The Legend of Zelda: A Link Between Worlds, and some thoughts on level design

I’m playing The Legend of Zelda: A Link Between Worlds … I know I’m not the first to say so, but omg – it’s so good! It’s so much fun, even if it’s just running across Hyrule, which is actually the Hyrule I remember from A Link To The Past (the one Zelda game of my childhood). I find it a lot of fun to try to find hidden paths around the world map, and to figure out how to advance through a dungeon. It’s never frustrating, but it keeps me alert and my mind pleasantly challenged. To my own surprise, I am yet to see the Game Over screen! Of course I have stocked up on fairies, but I still expected to have more trouble with the parts of the game that require quick reactions. Perhaps I just have a lot of dumb luck.

A Link Between Worlds made me truly realize what I found lacking in Bravely Default: the interactiveness of the dungeons and cities. Bravely Default had gorgeous, breathtaking and imaginative locations. The first time the camera zoomed out to reveal the entire city of Ancheim, with its windmill and the clocks and gears, I was extremely impressed. But the game did not really let you interact with all the gorgeousness. Not even with that adorable pig that hangs out in Yulyana’s front garden! None of the NPCs had anything that interesting to say either, so after a while you just kind of rush through and … stop looking. :/ After a while, Bravely Default really puts all its focus on the admittedly awesome job system and the battle system. The pretty locations kind of go to waste.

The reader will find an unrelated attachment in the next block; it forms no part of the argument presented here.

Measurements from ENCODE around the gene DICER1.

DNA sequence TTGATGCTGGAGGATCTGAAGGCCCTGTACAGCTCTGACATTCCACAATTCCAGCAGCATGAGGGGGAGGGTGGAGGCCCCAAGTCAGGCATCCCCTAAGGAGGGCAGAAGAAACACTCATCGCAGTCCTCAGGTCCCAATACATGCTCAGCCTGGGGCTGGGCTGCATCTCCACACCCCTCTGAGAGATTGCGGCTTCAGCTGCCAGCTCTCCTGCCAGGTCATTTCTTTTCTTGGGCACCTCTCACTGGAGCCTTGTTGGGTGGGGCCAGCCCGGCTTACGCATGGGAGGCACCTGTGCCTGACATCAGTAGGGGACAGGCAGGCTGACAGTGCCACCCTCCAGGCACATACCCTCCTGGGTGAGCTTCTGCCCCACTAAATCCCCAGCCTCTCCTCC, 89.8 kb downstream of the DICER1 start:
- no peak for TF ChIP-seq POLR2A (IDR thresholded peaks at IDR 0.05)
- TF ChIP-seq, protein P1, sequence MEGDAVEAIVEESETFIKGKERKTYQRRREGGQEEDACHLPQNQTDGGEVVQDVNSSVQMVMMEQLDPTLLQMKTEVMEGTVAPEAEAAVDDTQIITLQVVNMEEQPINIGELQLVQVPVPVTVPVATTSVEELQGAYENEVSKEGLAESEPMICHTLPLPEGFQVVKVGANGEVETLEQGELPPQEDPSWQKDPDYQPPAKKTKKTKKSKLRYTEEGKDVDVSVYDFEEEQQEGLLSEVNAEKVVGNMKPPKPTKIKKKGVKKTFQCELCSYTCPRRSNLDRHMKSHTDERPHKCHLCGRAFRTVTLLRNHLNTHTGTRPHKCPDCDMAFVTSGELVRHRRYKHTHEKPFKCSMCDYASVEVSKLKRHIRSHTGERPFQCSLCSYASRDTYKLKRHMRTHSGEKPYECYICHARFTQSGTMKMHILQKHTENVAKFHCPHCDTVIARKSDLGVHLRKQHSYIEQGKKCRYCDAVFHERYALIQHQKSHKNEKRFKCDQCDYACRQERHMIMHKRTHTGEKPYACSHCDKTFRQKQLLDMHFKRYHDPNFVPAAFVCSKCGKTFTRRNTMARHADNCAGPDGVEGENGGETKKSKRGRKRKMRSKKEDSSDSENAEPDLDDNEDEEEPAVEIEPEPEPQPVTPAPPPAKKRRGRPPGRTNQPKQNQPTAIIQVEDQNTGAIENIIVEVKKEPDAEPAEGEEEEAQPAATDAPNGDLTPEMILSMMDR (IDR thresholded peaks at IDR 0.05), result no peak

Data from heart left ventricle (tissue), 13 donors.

Zelda, on the other hand, lets you interact with every inch of the land. And rewards you for it! You can slash away grass, smash pots, destroy bushes, pick up chickens (flustering them), ram trees … and anything you do might gain you money or heart refills.

The dungeons are cleverly designed and require you to think outside the box, often use the merge ability (which really forces you to change your perspective and examine the dungeons closely, instead of rushing through on autopilot like the experienced gamers we all are). It makes Bravely Default’s occasional patches of poison flowers or lava floors look pitifully unimaginative.

Both games kind of make you “backtrack” a lot, but Zelda makes it fun and dynamic, unlike BD, which does not even try in that regard. On the other hand, I know A Link Between World’s story and characters won’t occupy my thoughts much. It’s FUN, but I won’t spend hours on non-playing time thinking about the plot and the characters’ motivations and emotions. That’s something where Zelda doesn’t even try. Both games have chosen different aspects to focus on, which is fine, probably necessary, but it makes me wish for a game that’s great in ALL of these aspects, a rich, awesome experience. How awesome would that be?


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